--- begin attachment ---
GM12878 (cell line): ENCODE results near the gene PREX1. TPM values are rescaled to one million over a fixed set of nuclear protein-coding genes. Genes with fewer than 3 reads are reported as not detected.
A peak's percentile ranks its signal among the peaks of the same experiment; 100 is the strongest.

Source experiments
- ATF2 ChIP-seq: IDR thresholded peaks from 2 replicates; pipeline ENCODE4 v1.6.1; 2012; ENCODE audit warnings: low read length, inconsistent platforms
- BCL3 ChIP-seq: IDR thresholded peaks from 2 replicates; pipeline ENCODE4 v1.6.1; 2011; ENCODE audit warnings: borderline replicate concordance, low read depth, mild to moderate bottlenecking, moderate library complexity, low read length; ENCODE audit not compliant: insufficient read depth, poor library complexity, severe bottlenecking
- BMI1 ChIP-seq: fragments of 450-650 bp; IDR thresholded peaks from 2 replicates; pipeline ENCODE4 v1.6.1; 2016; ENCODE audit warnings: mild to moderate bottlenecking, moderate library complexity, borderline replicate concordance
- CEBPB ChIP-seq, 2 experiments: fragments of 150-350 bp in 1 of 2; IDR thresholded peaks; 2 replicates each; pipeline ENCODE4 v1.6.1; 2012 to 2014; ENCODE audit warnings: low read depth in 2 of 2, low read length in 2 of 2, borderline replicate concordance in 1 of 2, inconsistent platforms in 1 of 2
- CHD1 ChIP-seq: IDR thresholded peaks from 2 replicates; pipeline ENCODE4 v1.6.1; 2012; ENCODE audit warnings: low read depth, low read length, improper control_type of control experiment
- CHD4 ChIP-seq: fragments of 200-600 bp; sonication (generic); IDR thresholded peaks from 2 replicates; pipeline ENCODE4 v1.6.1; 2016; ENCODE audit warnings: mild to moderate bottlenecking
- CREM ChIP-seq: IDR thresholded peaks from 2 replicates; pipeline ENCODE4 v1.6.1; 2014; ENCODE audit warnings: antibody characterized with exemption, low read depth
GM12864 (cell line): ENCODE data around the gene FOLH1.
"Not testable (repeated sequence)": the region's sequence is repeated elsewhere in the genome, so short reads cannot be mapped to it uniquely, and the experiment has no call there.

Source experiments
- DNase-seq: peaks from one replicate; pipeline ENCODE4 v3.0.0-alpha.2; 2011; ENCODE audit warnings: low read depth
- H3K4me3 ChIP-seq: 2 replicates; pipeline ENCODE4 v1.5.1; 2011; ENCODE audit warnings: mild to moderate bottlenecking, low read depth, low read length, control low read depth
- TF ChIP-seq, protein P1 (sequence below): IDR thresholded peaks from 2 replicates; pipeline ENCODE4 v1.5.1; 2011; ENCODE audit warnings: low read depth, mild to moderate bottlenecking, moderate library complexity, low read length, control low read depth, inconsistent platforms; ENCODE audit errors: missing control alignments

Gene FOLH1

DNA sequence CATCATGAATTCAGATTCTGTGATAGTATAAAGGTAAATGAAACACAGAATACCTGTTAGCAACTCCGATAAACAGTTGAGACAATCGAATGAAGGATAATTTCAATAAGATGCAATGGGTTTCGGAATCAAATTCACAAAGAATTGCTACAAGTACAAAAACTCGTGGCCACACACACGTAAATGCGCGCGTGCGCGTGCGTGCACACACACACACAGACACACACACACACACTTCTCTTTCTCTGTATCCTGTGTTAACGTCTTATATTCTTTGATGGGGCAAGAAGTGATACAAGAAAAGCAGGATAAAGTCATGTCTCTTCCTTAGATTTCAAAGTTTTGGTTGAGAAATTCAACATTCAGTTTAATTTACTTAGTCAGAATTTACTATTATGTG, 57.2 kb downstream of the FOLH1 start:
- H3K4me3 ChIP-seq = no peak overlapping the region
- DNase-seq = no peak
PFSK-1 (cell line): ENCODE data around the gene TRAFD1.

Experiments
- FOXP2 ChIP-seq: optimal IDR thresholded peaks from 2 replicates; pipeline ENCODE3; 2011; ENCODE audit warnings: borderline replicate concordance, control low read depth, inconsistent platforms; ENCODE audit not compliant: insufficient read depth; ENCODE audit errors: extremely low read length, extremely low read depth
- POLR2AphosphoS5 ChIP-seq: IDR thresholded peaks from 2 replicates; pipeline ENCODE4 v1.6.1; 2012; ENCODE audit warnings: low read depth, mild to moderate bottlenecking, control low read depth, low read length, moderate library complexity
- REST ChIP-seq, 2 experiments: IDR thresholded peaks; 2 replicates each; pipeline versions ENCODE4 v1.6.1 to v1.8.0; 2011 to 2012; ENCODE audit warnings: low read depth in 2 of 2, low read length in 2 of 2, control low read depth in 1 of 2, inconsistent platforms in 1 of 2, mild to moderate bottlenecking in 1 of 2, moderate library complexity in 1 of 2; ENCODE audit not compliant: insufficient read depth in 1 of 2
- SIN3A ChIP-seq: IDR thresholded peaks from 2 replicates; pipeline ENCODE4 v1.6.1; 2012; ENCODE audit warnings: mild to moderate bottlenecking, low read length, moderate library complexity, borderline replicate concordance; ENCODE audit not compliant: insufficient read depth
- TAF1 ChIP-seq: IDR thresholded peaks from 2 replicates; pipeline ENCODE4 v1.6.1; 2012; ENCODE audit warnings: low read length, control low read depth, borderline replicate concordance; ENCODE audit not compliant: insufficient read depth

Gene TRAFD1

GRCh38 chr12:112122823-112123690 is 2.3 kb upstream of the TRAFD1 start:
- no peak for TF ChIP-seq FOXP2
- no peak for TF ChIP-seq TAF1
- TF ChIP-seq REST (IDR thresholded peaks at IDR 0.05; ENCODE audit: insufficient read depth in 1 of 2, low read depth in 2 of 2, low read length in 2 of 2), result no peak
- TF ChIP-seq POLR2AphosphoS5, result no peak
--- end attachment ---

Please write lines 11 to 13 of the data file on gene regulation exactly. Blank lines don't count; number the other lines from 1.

GM12864 (cell line): ENCODE data around the gene FOLH1.
"Not testable (repeated sequence)": the region's sequence is repeated elsewhere in the genome, so short reads cannot be mapped to it uniquely, and the experiment has no call there.

Source experiments